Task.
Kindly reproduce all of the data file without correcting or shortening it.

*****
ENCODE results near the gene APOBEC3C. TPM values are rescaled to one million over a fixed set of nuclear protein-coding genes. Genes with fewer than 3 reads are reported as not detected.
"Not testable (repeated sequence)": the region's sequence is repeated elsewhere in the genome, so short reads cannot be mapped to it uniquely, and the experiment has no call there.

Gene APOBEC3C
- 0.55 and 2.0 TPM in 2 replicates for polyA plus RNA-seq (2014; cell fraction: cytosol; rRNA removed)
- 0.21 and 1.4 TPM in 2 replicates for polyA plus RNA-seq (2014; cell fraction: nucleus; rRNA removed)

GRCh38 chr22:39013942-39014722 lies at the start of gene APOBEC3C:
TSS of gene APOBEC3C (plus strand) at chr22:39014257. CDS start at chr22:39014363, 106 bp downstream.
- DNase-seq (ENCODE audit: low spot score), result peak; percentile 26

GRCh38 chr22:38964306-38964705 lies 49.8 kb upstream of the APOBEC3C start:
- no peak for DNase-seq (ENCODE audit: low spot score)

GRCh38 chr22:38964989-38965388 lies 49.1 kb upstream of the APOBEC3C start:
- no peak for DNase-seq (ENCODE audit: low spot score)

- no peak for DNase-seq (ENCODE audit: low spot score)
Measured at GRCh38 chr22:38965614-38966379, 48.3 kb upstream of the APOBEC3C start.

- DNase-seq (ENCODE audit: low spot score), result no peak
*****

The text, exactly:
ENCODE results near the gene APOBEC3C. TPM values are rescaled to one million over a fixed set of nuclear protein-coding genes. Genes with fewer than 3 reads are reported as not detected.
"Not testable (repeated sequence)": the region's sequence is repeated elsewhere in the genome, so short reads cannot be mapped to it uniquely, and the experiment has no call there.

Gene APOBEC3C
- 0.55 and 2.0 TPM in 2 replicates for polyA plus RNA-seq (2014; cell fraction: cytosol; rRNA removed)
- 0.21 and 1.4 TPM in 2 replicates for polyA plus RNA-seq (2014; cell fraction: nucleus; rRNA removed)

GRCh38 chr22:39013942-39014722 lies at the start of gene APOBEC3C:
TSS of gene APOBEC3C (plus strand) at chr22:39014257. CDS start at chr22:39014363, 106 bp downstream.
- DNase-seq (ENCODE audit: low spot score), result peak; percentile 26

GRCh38 chr22:38964306-38964705 lies 49.8 kb upstream of the APOBEC3C start:
- no peak for DNase-seq (ENCODE audit: low spot score)

GRCh38 chr22:38964989-38965388 lies 49.1 kb upstream of the APOBEC3C start:
- no peak for DNase-seq (ENCODE audit: low spot score)

- no peak for DNase-seq (ENCODE audit: low spot score)
Measured at GRCh38 chr22:38965614-38966379, 48.3 kb upstream of the APOBEC3C start.

- DNase-seq (ENCODE audit: low spot score), result no peak